We will also work to align the CDR with the ACORD Global (Re)Insurance and Large Commercial (GRLC) data standard for the London market as this will allow for the full interoperability with the ACORD standards.

It is important to note that the CDR is not intended to provide a technical specification – this will be provided in the Digital Gateway API from the joint venture in due course (as set out in the second Interactive Guide).

What do market firms need to do with the approved CDR?

The CDR will be the irrefutable source of information that drives digital processing. While the broker will typically be responsible for capturing this data from the client and ensuring it is entered accurately into the intelligent Market Reform Contract (iMRC) and a placement platform. While work continues on the development of the Digital Gateway API for the technical specification, and an evolved MRC template, that will unlock the full potential of the benefits of better, faster and cheaper processing, there are actions that market participants can take now.

Brokers, insurers, and service providers

  • View the approved version of the CDR in Airtable
    • Brokers - Identify whether you hold the data to populate the fields. If you do not currently hold the data, how will you capture it to complete the CDR?
    • Insurers - Consider how you can leverage the fields in the CDR for reconciliations.
    • Service providers – Do your product and services currently enable the collection of the data fields in the CDR? If not, how will you support your clients to collect this data?
  • Email us with your questions.

Open market target state

The image below sets out the target state for open market data in 2023/2024. More detail on the end-to-end digital processing journey is set out in the Blueprint Two Interactive Guide second edition published on 28 January 2022. We strongly recommend that you read the guide and roadmap and use these to inform your approach to planning and implementation.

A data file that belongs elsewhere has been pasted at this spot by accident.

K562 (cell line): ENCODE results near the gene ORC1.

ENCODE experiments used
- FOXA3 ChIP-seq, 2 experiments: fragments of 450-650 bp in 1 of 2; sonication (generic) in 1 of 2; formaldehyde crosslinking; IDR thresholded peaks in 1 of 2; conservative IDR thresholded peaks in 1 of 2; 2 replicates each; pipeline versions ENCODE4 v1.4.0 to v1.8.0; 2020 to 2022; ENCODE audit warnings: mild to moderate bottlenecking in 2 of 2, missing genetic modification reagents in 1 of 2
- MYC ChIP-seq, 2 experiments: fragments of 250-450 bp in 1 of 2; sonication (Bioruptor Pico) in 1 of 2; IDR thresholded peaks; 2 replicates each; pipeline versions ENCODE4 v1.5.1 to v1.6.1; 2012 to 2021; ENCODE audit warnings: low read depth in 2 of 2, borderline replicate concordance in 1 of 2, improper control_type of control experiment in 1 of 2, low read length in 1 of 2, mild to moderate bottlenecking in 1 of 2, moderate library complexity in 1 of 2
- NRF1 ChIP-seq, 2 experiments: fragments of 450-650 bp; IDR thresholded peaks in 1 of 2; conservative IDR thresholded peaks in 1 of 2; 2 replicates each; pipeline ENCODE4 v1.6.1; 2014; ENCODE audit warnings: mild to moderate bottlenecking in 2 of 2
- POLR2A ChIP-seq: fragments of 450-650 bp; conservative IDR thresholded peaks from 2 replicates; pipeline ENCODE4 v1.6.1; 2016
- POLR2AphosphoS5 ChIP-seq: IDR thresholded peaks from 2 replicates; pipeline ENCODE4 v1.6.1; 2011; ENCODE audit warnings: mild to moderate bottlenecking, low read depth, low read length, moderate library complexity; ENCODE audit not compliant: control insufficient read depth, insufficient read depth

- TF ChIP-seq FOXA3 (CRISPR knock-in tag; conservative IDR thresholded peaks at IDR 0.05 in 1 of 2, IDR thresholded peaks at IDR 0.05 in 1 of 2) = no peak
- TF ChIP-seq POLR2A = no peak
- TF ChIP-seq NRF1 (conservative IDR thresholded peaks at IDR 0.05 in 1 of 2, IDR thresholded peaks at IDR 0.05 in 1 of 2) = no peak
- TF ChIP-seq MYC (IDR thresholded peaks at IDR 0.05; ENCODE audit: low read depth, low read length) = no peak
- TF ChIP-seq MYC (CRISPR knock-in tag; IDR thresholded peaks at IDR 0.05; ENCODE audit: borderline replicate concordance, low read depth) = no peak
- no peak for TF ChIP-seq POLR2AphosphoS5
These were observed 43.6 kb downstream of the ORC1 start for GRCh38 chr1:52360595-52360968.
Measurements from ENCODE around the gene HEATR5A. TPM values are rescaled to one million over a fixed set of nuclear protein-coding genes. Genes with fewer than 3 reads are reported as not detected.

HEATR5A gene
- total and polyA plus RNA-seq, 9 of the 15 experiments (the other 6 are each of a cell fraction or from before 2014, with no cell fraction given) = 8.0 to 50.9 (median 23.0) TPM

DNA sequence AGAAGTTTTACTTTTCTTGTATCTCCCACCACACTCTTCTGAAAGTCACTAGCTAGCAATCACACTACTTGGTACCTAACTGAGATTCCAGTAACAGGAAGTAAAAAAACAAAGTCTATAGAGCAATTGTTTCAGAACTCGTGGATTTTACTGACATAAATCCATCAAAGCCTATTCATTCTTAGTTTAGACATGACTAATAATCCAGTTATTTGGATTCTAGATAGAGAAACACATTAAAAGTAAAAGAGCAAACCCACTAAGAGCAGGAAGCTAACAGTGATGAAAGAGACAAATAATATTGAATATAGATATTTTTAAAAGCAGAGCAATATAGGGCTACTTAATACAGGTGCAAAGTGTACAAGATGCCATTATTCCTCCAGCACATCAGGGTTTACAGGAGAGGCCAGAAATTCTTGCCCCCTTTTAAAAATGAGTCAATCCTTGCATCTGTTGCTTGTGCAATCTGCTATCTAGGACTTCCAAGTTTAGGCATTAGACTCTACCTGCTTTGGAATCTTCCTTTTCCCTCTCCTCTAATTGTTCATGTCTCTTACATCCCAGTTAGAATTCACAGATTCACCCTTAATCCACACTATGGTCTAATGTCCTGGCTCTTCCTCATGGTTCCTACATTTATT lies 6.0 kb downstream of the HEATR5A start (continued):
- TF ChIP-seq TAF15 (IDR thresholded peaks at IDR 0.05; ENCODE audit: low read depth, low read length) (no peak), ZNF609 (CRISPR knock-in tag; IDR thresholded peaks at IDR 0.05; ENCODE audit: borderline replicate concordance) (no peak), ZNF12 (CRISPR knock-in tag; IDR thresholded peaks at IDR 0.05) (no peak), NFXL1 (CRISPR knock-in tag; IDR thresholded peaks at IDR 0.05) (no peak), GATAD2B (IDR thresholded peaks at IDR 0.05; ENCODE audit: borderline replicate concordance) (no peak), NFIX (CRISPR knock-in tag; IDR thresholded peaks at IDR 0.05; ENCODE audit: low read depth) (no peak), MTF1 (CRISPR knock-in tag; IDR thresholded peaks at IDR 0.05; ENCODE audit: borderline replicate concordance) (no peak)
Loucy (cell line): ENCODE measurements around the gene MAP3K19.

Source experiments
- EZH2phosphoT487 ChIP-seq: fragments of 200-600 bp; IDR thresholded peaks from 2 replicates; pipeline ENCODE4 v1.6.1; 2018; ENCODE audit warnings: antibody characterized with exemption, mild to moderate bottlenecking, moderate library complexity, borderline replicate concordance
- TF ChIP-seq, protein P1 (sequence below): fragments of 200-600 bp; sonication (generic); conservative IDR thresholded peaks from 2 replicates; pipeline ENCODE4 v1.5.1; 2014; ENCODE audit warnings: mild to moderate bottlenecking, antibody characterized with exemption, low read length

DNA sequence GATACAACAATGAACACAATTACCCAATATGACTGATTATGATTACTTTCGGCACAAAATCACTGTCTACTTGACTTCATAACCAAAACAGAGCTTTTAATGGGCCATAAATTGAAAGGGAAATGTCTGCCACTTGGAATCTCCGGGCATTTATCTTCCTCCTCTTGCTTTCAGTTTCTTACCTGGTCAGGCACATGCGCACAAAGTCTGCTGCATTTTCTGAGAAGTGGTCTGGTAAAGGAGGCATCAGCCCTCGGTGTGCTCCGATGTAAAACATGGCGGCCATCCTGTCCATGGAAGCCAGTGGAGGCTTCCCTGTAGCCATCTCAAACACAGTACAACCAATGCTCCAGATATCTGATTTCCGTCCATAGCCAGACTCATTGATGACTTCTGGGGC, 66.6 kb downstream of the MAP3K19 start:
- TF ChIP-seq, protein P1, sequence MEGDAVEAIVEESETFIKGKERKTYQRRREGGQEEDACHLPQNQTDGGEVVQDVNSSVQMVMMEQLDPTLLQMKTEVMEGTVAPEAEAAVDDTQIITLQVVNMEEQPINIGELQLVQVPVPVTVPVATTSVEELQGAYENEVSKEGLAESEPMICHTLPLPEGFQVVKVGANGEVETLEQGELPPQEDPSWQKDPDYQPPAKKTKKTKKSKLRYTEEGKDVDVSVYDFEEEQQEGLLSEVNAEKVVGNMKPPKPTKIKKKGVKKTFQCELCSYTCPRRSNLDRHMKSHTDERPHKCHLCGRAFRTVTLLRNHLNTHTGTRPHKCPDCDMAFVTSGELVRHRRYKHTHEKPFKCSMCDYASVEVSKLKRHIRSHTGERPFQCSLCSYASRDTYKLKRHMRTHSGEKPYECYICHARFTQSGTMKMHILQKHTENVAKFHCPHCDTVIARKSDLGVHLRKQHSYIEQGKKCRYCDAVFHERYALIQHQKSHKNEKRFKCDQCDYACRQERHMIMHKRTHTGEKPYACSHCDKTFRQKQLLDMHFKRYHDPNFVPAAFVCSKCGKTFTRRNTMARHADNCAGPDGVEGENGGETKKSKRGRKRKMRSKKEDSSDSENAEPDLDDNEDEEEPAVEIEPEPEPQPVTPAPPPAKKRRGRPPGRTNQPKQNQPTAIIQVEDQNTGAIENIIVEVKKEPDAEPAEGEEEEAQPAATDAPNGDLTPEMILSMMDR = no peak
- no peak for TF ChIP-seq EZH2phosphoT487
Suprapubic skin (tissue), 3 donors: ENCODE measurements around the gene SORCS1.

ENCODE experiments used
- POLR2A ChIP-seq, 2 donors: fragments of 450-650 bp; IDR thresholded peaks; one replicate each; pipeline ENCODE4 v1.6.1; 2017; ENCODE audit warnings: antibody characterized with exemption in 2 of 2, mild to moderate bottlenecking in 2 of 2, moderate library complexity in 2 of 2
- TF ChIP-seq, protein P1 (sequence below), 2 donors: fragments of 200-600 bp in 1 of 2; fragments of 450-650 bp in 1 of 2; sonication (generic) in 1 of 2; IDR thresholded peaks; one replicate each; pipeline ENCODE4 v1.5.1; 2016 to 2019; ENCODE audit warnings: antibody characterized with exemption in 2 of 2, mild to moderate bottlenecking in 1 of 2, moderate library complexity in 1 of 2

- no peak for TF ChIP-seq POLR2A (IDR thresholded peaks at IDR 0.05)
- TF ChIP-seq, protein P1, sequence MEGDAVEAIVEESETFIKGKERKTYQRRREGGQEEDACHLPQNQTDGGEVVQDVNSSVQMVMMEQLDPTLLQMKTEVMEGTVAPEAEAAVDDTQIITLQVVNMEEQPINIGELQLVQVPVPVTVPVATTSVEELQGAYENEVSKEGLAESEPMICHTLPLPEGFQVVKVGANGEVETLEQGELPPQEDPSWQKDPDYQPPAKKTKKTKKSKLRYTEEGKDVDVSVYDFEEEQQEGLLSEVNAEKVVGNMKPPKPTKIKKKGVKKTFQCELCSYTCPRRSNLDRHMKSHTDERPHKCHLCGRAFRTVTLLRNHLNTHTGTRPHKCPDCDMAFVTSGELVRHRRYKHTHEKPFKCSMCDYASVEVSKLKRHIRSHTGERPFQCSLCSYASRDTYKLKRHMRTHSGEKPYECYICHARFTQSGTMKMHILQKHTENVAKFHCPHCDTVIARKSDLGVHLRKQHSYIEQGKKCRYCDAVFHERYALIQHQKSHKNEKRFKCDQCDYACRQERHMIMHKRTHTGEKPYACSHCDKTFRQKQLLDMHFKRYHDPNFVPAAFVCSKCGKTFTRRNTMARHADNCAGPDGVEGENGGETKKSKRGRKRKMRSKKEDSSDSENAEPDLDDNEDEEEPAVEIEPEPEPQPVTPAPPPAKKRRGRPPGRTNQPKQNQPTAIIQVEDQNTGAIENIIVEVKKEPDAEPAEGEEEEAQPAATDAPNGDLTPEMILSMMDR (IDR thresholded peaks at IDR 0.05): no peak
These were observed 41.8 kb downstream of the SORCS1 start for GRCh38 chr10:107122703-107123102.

Open market target state, getting covered 2023/2024

Please email us if you have any questions about any aspect of our work on open market data.

CDR structure

The CDR is comprised of 45 mandatory fields which must always be provided at the point of bind, and 80 conditional mandatory fields of which a subset will need to be provided at the point of bind subject to the conditions specified.


Risks which are more complex, for example multi-territory or contain certain item types, will require a further set of conditional fields at a more detailed asset level, or that specify specific regulatory information. There are 44 of these fields in total but all are conditional, for example to territory. This information must be provided prior to monies being settled. Information on taxes payable will also be expected at this later point in the process, prior to settlement. We are still working with the Data Council on the most effective way to capture this second set of data.


CDR data (where applicable) will need to be provided at a section level, for example the (re)insurers and their shares, and the locations and insured items that the section covers.

A series of fields which are included in the CDR will be derived from the information provided. There are 20 of these fields.

A summary of the Core Data Record and the information it covers is shown below. Each block is a series of fields in the CDR. The number in brackets shows the total number of fields in the block including all of the mandatory, conditional and derived fields. As set out above, not all of this information will need to be provided for all risks; nor does it all need to be provided at the point of bind; many fields are conditional and others only need to be provided prior to settlement.

CDR image 31 March
CDR image 31 March

How the CDR will be used

All data will be processed and stored within the joint venture infrastructure with the joint venture acting as the legal entity accountable as the data processor. Brokers and (re)insurers will have access to the CDR information for their risks and sections where they are participants. Lloyd’s will receive only required regulatory and supervisory information in line with data currently sent from the Bureau today.

The CDR lays out how each data item will be used and which processes, validations, and checks each item will power. This is to provide the utmost transparency on how all data will be used. We will make it crystal clear on where each data element is being utilised.

Consultation timeline


June 2021

North American Property

Iteration 1

Read more


Nov 2021

All classes of business & territories

Iteration 2

Read more


Jan 2022

End of consultation

Read more


Mar 2022

Data Council approval

Iteration 3: complete for all classes of business and territories for direct insurance and facultative reinsurance

Read more

Final publication for adoption

Read more

The first iteration of the CDR focused on North American Property with a read-only baseline version published on 30 June 2021. The second iteration covered all classes of business and territories and was published for market-wide consultation from 30 November 2021 to 31 January 2022. The third and final iteration, published on 31 March 2022, was approved by the Data Council at its meeting on 22 March 2022.